“I’m going to focus on this. I’m going to appreciate this.” “If I didn’t marry a handyman, I’m not going to fault my husband for not being a handyman,” / “If I didn’t marry an extrovert woman, I’m not going to fault her for being the wallflower that wants to hang by me at the parties.” “I chose this person—I want to affirm them / I want to help them become who God created them to be, and to accept it, and thank God for that.”
The challenge is / it’s just the way our brain operates—we tend to tolerate what we accept, and that becomes the bar—rather than appreciate who they are. What really opened my eyes was talking to the woman who was married to the guy I mentioned earlier—NFL quarterback / pastor in a church—but a really solid spiritual leader kind of guy, in the best sense of the term, and succeeded his entire life. He said to her one time: “You know, the challenge is—I’ve been cheered my whole life—by my mom, by the cheerleaders, by the coaches. Sometimes, I come home and I feel like it is: ‘Boooo! Booooo!’ [Laughter]
“I don’t get it how I can please everybody else but you.”
She said to me: “Gary, what I realized I was doing is that I took it for granted that a guy provides really well for his wife—because he always has for me. Then I saw not every man works that hard. I took it for granted that a man prays for his wife and prays for his kids. He’s the spirit—a lot of guys don’t do that. I take it for granted that a husband is courteous toward...” She goes: “I realize all of these excellent things he was for me—that’s just normal / that’s what’s supposed to happen. So, he had to be this
extraordinary super guy to ever get a ‘Thanks!’”
Her husband said, after that moment, everything in their marriage changed; because she began thanking him for all the things she used to take for granted. It changed the climate of their marriage.
Here’s what it does when we affirm our spouse this way—I mentioned a woman before who wrote a journal, writing down everything that she appreciated about her husband—one thing every day. When she gave him that journal, he read it in one sitting. He told his best friend, “This makes me aspire to be the man she thinks I am.”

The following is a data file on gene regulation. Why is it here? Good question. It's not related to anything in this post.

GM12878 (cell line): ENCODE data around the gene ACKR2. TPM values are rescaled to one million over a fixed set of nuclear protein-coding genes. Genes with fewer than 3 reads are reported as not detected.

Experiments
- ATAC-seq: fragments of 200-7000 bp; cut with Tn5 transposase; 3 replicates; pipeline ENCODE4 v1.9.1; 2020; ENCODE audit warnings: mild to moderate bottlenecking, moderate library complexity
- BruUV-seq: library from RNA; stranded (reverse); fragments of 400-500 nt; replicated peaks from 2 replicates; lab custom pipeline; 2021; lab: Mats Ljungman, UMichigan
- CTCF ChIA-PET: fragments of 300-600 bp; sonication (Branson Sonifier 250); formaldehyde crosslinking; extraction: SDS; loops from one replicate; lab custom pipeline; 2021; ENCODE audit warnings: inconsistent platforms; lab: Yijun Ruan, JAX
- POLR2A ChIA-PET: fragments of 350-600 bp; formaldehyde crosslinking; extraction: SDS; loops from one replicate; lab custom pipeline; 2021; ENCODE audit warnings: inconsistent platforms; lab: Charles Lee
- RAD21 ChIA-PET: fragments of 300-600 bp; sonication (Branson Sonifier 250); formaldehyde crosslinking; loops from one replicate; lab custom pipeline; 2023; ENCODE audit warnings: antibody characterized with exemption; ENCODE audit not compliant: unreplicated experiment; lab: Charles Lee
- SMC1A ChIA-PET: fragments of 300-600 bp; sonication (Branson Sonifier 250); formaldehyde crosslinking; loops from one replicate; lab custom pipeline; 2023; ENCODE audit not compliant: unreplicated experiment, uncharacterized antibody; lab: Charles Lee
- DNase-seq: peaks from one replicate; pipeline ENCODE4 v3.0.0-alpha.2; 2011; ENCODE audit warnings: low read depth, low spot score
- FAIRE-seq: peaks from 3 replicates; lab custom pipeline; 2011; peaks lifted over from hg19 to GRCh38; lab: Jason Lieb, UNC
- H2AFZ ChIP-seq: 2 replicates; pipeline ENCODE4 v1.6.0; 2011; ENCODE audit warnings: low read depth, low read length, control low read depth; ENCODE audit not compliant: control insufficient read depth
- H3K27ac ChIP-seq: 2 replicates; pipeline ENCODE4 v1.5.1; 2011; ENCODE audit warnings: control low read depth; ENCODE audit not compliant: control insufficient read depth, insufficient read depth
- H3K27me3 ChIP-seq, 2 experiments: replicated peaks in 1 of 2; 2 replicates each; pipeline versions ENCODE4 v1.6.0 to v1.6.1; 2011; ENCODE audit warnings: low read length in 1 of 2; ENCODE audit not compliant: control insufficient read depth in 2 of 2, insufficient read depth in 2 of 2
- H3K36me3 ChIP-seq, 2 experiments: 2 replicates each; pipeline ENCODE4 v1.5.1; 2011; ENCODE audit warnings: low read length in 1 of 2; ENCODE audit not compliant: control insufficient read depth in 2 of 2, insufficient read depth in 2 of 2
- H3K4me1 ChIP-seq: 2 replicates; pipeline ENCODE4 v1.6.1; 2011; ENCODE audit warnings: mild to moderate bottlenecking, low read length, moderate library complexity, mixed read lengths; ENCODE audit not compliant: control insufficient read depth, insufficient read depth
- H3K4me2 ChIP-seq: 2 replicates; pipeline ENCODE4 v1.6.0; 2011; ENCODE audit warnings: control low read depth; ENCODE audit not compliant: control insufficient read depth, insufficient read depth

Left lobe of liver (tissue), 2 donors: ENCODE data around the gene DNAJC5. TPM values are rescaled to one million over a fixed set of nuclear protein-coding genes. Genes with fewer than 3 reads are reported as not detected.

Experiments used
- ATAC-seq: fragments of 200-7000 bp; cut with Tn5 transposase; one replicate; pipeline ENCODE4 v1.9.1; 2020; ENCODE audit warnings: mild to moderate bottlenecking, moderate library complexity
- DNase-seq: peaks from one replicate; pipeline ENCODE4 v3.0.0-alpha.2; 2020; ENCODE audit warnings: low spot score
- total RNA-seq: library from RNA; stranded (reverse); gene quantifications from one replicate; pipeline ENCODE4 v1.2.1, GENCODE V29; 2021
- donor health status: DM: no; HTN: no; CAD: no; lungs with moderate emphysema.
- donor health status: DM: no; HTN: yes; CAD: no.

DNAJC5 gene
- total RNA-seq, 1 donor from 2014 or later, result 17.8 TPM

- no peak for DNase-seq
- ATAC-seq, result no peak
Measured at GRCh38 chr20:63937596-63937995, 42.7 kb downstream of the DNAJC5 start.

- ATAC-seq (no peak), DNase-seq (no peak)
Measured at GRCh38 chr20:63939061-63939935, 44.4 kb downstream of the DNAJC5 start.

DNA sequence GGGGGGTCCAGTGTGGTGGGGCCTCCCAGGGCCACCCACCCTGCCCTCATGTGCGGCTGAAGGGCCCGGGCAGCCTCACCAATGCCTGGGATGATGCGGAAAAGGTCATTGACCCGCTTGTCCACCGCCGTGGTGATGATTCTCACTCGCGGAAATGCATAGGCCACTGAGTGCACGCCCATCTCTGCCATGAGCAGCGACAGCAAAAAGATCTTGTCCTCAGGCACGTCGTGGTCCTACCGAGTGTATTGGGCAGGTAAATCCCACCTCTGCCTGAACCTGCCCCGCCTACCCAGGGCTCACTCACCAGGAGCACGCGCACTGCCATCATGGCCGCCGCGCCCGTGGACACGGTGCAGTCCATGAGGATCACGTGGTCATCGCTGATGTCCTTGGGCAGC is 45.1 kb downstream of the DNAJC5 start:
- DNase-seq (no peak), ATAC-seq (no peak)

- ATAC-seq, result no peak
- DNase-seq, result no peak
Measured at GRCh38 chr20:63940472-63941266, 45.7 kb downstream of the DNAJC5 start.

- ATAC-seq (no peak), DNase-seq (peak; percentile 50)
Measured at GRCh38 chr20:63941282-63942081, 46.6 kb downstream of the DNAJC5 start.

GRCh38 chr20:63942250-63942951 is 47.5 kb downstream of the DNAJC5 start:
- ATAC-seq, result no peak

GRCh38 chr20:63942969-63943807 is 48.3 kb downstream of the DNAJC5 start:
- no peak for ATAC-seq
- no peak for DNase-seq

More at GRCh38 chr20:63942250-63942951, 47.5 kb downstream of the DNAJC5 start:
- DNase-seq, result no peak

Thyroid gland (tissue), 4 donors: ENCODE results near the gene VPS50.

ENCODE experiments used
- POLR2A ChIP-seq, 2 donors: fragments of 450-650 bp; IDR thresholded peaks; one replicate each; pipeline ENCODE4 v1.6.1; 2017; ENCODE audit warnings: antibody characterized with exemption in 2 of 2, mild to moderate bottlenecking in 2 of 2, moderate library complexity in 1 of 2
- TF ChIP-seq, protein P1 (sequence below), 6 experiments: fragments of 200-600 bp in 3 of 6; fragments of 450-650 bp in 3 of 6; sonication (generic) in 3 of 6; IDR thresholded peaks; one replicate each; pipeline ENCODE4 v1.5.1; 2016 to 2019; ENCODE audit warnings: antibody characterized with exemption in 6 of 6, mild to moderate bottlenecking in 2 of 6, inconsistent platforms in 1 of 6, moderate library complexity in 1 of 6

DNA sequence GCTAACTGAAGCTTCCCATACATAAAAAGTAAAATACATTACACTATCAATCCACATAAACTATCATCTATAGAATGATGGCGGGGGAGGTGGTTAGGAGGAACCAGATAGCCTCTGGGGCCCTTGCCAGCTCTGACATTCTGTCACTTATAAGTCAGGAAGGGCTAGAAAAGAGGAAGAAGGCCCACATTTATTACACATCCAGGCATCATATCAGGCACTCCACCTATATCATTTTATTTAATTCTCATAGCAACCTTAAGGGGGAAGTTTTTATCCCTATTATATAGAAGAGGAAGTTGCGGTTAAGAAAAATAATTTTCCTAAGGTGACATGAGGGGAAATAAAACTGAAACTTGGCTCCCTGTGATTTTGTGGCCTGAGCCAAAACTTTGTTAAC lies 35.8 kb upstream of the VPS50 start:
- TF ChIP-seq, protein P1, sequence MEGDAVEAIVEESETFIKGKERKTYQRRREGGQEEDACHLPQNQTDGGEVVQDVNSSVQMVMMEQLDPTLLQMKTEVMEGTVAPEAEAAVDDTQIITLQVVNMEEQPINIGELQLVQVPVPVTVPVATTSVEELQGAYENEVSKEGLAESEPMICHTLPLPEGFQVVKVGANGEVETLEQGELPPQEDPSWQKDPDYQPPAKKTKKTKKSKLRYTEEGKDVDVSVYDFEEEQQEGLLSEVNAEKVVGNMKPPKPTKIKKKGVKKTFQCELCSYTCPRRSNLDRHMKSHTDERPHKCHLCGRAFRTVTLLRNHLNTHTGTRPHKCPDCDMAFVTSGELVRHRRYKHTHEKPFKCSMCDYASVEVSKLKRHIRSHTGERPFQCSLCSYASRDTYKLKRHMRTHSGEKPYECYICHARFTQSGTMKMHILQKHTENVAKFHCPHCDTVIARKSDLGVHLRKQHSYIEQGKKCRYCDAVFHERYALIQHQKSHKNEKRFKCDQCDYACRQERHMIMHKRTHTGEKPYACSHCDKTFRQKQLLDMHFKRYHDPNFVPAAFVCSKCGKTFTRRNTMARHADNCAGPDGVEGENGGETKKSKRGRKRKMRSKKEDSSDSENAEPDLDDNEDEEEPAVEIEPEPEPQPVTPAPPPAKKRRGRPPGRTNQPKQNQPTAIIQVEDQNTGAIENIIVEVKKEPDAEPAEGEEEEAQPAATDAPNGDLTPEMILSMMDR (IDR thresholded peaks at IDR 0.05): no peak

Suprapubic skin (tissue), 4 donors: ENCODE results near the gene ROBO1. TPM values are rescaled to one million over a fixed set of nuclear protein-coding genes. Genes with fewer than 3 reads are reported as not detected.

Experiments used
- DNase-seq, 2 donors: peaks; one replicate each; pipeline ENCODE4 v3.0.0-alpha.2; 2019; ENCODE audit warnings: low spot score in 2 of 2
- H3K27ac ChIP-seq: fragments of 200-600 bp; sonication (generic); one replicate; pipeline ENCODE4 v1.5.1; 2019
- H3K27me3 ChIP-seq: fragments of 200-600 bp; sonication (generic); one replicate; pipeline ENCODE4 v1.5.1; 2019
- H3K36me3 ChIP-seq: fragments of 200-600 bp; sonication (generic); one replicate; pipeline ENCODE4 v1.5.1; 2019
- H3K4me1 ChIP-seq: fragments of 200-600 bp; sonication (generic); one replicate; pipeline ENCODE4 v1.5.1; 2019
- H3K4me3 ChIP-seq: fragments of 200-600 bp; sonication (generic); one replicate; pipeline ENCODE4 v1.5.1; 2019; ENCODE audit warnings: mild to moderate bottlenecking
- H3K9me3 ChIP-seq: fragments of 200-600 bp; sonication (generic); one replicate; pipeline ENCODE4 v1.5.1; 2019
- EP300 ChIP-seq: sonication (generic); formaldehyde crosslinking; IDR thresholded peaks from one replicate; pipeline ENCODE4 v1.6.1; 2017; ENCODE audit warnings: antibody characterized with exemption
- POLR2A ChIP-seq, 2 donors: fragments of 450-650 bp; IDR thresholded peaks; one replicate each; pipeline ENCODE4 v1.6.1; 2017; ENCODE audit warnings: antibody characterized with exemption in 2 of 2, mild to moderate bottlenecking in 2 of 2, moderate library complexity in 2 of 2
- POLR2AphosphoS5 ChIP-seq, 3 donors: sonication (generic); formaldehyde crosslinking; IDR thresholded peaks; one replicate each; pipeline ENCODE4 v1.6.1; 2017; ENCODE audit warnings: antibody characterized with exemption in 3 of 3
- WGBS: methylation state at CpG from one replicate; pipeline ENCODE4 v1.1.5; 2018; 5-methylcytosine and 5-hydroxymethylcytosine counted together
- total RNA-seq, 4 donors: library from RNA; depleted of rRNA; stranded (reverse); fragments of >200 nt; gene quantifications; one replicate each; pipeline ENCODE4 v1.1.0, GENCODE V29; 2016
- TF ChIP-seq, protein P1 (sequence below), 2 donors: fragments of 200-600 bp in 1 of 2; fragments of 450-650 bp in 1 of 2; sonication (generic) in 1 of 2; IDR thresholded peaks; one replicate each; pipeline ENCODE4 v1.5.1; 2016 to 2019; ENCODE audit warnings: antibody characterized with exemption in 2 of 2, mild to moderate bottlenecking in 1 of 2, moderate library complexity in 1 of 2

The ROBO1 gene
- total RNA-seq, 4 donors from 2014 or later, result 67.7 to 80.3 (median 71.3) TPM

By affirmation, he said, “If she appreciates this, she’s going to get more of that next year.” Affirmation makes a beautiful yet more beautiful. Contempt increases the hurt, and reinforces the weakness and the character traits that we actually want to see die. You grow contempt or you grow cherish. Why wouldn’t we want to grow cherish?
I think to cherish means more than appreciation—it means understanding for weaknesses. James 3:2—I really can’t do a seminar or talk without “We all stumble in many ways.” We’re marrying a spouse with weaknesses. The spouse that wants to cherish their spouse understands that there’s no perfect being there, and they don’t expect perfection. You look for the presence behind the problem.
I have two podcasts I like to listen to a lot of times. One is on sports. I know Lisa, particularly, doesn’t like the sports one. I didn’t want to keep irritating her.
I said to her one time, “Is this okay, because I know…” She goes: “Of course, it is; because hearing those podcasts reminds me you are home. I’ll take your presence with this liability.”
The way I’ve applied it—we used to live out in the suburbs of Houston, Texas. They kept building, and building, and building. I had to keep getting up earlier, and earlier, and earlier to make it to work to beat the traffic. Within a year, I had to leave by 5:30; and then it was 5:15.
Gary: One morning, I slept in until 5. I thought: “Ahh! Now, I’m going to have a long commute.” I rushed through a shower / get dressed. I couldn’t find my car keys. I’ve got my phone flashlight around and kind of stirred Lisa. She goes, “What’s the matter?” I said, “I can’t find my keys.” She goes: “Ohh! I couldn’t find my keys last night. So I had to take your car.” “Oh; where did you put them?” She said, “Ahh…” So we both got up and were looking around, and she finally found it.